Fermi Paradox

Why have we not found smart life? (Fermi’s Paradox and the Great Filter)

With the Drake equation we can use this to calculate how many civilizations could exist in our Milky Way (and by extension, in the observable universe). But if there are other civilizations out there, why haven’t we seen a trace of them?

As Enrico Fermi put it, the belief that there are numerous intelligent civilizations in the Universe is paradoxical when compared to what our observations suggest.

Therefore, either our belief is wrong, or our observations are flawed and / or incomplete (today we are well aware that our tools to detect intelligent life on other planets is extremely limited).

This (at least apparent) absence of extraterrestrial civilizations suggests that, of necessity, there has to be an extremely unlikely step on the way from a humble planet to an interstellar civilization.

The absence could well be because intelligent life is extremely rare, or because intelligent life has a tendency to self-destruct (it is important to mention here that Fermi formulated this paradox back in 1950, when the fear that Humanity would destroy itself it was more than founded).

We call this bottleneck that prevents alien civilizations, from any of the billions of planets out there, from becoming interstellar civilizations, we call the Great Filter.

That the number of habitable exoplanets increases may be bad news for us …

The idea of the Great Filter was proposed by Professor Robin Hanson in 1996, in an attempt to respond to the Fermi paradox, and it is one of the most popular options to explain the paradox (other than the intelligence necessary to achieve to create technology advanced may be very rare, or that Earth is an extremely rare planet on which many things have coincided).

If Professor Hanson’s idea is correct (there must be some kind of barrier that makes it incredibly difficult to go from uniplanetary civilization to interstellar civilization), every discovery of a potentially habitable exoplanet means that our civilization may not have reached that point. barrier, and further detracts from the possibility that Earth is an extremely rare planet.

What if the great filter is ahead of us?

Although it is possible that the appearance of intelligent life is rare (there are no reasons that make us think that this cannot be an explanation), the silence that we obtain from the galaxy may be the result of the intelligent life that develops does not manage to survive during enough time. Is it possible that all advanced civilizations end up reaching an unsustainable point for their own existence, such as suicidal technology or depletion of your planet’s resources?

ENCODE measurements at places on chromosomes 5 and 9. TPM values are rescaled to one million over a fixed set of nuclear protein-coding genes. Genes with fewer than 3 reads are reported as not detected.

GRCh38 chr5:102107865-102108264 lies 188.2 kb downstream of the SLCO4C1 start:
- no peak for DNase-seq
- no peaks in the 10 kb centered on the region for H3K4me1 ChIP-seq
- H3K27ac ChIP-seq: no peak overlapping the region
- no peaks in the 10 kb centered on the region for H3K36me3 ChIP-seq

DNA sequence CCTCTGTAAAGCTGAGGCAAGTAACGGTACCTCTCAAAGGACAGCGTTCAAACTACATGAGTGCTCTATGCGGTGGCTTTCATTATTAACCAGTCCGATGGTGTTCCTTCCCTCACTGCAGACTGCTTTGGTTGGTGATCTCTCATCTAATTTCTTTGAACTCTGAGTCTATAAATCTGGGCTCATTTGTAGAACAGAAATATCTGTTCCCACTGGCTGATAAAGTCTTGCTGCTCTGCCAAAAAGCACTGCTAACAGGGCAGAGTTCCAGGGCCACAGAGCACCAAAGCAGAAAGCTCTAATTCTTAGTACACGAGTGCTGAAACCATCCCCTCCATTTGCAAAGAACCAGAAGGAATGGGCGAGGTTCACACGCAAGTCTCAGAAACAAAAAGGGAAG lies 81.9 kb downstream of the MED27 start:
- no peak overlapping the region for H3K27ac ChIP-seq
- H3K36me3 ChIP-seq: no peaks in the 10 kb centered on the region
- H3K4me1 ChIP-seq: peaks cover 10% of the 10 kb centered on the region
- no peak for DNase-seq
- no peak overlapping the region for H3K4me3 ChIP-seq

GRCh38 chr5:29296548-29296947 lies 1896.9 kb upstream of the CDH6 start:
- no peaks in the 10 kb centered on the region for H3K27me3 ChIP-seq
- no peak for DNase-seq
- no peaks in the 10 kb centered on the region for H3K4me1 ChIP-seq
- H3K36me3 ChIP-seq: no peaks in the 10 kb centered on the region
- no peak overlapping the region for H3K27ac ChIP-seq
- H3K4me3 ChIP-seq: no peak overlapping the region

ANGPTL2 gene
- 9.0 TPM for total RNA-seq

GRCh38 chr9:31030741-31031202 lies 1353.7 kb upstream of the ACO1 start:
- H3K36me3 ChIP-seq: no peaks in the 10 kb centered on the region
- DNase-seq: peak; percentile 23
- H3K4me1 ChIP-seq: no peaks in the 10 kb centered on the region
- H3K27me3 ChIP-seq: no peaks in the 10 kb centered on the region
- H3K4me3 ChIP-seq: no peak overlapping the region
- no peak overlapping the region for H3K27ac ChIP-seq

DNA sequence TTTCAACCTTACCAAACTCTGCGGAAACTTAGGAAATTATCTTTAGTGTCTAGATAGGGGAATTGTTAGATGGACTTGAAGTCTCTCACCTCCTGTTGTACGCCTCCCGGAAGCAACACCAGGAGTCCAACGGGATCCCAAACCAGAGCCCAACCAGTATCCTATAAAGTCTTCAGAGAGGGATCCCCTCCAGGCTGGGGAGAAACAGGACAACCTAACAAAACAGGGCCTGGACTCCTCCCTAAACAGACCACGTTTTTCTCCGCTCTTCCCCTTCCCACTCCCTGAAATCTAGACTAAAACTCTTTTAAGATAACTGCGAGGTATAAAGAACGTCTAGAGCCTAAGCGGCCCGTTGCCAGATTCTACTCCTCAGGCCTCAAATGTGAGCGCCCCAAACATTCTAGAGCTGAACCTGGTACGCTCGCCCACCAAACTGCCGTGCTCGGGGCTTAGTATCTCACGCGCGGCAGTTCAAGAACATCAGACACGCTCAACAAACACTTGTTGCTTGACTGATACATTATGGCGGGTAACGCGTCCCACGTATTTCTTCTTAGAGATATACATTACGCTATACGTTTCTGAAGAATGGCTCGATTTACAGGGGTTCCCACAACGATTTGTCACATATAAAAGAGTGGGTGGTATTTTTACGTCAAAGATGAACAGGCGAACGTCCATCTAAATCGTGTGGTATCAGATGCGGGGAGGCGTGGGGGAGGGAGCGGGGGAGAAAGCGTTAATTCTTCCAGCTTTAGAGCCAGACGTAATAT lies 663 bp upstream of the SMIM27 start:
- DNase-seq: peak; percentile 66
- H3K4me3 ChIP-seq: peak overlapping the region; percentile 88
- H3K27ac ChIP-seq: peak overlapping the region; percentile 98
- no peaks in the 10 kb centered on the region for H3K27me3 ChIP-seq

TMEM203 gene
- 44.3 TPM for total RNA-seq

Of course. If we start from the basis that this Great Filter exists as an impediment to the appearance of interstellar civilizations, we are unable to determine if Humanity has overcome it (we were certainly close during the Cold War) or if it awaits us at some point in our future.

Humanity has survived supervolcanoes, asteroid impacts, pandemics … but our survival with nuclear weapons is limited to just a few decades.

What if a planet with intelligent life appeared?

The answer is complicated, and it would depend on many factors: is it the only planet of that civilization, and therefore are they in a state of development similar to ours? Or is it simply one of many colonized planets, and therefore its technological development is infinitely superior to ours?

If the answer is the first one (its stage of development is similar to ours) then it may be a point in favor of the fact that the Great Filter is still to come for our civilization. But it is also possible that the Great Filter is in our distant past (and that it is, for example, if a civilization develops the use of tools).

There are many other theories / explanations for the fermi paradox

The Universe is very large, and all theories may have something to do with it. But it is equally likely that, although very common, that life is not close enough to our Solar System, or even, that they have not yet developed enough, or that they are already extinct (it is not simply a matter of space, if not also of coexistence at the same time).

In one way or another, the explanation to try to answer why we have not found other intelligent civilizations is fascinating (in both ways).

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